A meter of purple cotton jersey, which missed the inspiration branches when it fell out of the fabric tree and into my stash last year, suddenly uttered the word ‘Pavlova‘ to me.
A familiar pattern sewn once before would be the perfect relief from my last few makes which involved complicated pattern hacks and new-to-me patterns. Not to mention a perfect opportunity to drag myself out of a sewing funk (the constraints of my stash diet as I near the end of the year-long challenge has zapped my sew-jo).
Last year I asked the lovely lady behind Red Point Tailor how she adjusted the pattern to make her long sleeved versions and she generously obliged with not just a reply but a post on how to. This was my only change to the pattern and really easy to do.
With my chest size (what a way to start a post!) I can get enough bounce control with a regular compression sports bra. I much prefer the cropped tank style since there are no clasps or hooks to cause ab-workout bruising along my spine and no strap sliders to come loose after multiple wash-wear cycles.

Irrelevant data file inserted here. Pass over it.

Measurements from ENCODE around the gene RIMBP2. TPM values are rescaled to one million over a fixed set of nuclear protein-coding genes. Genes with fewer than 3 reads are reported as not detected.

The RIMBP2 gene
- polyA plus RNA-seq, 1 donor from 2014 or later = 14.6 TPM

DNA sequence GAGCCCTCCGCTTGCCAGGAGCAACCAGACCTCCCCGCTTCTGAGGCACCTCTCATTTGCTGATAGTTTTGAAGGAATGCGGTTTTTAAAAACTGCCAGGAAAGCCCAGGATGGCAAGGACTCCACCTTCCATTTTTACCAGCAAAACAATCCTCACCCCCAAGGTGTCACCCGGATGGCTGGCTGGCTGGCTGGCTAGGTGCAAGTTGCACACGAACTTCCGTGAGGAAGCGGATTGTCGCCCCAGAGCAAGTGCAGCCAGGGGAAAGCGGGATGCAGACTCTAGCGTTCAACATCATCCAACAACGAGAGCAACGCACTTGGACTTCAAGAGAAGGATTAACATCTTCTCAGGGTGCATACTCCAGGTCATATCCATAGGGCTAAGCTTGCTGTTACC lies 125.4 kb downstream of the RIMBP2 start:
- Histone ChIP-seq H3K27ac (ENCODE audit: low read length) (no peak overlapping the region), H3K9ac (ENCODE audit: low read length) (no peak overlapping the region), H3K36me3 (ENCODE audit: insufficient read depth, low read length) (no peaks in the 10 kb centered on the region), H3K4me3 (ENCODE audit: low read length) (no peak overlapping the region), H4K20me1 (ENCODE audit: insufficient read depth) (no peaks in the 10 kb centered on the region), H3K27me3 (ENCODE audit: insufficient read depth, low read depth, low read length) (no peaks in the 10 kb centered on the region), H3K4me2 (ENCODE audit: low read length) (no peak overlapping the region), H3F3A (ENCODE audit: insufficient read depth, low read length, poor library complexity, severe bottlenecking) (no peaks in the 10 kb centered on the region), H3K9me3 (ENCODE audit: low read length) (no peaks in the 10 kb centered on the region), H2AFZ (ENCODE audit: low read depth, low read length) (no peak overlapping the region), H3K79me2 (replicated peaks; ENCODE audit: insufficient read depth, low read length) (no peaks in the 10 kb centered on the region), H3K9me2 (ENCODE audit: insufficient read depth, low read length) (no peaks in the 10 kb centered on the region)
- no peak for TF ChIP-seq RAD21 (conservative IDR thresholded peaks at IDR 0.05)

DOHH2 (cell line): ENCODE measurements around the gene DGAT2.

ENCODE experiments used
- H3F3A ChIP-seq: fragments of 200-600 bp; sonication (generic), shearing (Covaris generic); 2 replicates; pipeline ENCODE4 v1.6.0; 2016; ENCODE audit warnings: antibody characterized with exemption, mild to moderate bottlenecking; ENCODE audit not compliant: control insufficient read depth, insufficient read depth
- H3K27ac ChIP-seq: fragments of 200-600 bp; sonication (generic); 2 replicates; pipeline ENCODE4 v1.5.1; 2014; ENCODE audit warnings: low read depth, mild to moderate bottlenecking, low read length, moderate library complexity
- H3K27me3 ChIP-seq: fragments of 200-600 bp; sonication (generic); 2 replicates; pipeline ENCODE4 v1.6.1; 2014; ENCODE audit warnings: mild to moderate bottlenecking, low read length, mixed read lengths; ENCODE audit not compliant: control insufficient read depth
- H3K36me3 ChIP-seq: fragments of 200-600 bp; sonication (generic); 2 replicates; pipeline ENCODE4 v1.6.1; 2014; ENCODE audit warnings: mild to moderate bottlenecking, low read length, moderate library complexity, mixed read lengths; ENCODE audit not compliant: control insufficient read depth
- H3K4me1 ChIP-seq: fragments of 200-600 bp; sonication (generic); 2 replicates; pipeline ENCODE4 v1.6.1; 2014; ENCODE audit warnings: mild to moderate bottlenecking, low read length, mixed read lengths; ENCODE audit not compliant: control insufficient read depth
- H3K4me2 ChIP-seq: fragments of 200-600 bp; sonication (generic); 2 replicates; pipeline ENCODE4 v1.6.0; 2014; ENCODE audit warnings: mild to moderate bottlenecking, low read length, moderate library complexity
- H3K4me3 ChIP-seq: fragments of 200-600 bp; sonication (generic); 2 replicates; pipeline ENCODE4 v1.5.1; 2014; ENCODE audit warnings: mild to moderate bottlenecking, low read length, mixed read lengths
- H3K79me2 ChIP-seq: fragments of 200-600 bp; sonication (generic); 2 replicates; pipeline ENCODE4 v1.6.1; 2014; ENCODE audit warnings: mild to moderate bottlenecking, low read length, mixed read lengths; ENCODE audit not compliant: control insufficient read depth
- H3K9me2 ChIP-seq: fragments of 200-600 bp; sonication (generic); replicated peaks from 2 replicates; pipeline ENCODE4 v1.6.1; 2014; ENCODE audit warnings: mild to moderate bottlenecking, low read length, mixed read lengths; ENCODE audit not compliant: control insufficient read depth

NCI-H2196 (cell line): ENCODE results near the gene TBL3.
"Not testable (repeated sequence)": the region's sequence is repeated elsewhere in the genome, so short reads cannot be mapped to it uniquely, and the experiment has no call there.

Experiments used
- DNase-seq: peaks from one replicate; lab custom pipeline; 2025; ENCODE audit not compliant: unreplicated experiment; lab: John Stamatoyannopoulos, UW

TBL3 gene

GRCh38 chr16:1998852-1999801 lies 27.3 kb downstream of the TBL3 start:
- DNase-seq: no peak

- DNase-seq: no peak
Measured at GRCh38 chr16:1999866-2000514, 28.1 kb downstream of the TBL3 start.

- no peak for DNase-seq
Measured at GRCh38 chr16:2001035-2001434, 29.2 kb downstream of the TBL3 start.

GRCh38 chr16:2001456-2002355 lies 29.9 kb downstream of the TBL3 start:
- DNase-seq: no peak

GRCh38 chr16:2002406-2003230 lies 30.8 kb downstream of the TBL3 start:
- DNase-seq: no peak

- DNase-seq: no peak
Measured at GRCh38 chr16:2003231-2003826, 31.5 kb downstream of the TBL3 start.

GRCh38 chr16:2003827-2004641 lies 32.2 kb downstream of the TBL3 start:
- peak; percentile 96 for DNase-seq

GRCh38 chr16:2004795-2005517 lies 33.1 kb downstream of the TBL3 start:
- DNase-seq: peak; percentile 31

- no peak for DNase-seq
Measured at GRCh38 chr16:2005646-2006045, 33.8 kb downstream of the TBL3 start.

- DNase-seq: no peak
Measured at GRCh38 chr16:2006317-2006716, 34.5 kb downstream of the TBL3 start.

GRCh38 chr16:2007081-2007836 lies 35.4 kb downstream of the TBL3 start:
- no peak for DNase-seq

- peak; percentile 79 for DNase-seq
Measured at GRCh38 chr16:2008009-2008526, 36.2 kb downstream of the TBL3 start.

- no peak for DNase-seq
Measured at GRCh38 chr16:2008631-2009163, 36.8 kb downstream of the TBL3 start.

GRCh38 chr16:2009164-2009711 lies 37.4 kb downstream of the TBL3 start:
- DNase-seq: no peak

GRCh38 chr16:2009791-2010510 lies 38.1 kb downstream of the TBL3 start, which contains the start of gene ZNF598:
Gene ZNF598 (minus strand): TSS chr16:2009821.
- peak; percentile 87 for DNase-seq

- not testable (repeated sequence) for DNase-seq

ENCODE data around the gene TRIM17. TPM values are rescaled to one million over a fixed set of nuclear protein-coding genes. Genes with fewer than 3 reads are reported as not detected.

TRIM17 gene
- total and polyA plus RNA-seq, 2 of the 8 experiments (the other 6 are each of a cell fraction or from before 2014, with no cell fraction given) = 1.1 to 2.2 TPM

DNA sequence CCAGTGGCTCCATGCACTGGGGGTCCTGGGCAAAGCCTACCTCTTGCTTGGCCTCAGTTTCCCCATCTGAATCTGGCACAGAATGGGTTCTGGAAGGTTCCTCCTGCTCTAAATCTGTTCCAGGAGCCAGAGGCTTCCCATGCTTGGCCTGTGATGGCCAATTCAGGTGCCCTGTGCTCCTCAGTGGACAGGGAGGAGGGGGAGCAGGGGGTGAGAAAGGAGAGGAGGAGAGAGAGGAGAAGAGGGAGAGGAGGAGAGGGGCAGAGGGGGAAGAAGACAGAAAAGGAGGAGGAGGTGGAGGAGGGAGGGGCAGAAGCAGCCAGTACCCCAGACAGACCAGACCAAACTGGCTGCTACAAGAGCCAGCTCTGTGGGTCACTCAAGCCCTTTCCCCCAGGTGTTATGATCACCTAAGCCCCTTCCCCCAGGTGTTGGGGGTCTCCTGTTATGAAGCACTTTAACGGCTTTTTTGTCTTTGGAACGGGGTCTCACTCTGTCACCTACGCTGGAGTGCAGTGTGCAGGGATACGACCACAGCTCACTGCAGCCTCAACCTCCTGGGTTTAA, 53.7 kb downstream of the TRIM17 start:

To adapt the Papercut Pneuma Tank pattern, for higher impact workouts with greater oscillatory bounce, I needed further compression to flatten dem’girls against my ribcage. I didn’t want to compromise ribcage expansion (yes, breathing) for the sake of compression though so it wasn’t simply a case of grading down the pattern. What I needed was increased tension of the fabric.
Simple answer? Two layers of lycra. The inside is the navy nylon lycra I used for my first pneuma tank and the outside is printed lycra from Funki Fabrics leftover from my Halogen bikini.
The two layers enabled me to sandwich the straps between them to give a really nice finish. I guess this could make it reversible but my strapping is plush on one side and satin on the other so not quite reversible for this make.
I had a small amount of navy fold-over-elastic so I used that to finish just the front neckline to bring the colour scheme together.
The double layer works a treat. Not only is it an excellent wicking layer to line the printed lycra (some areas of the design are white unprinted lycra) but bounce and jiggle are completely eradicated. Win.
Some interesting (but not too in depth) resources on the physics of sportsbras and the female anatomy during exercise: Sports Bra Basics, Breast pain and sportsbras, Breast pain research, Bra Physics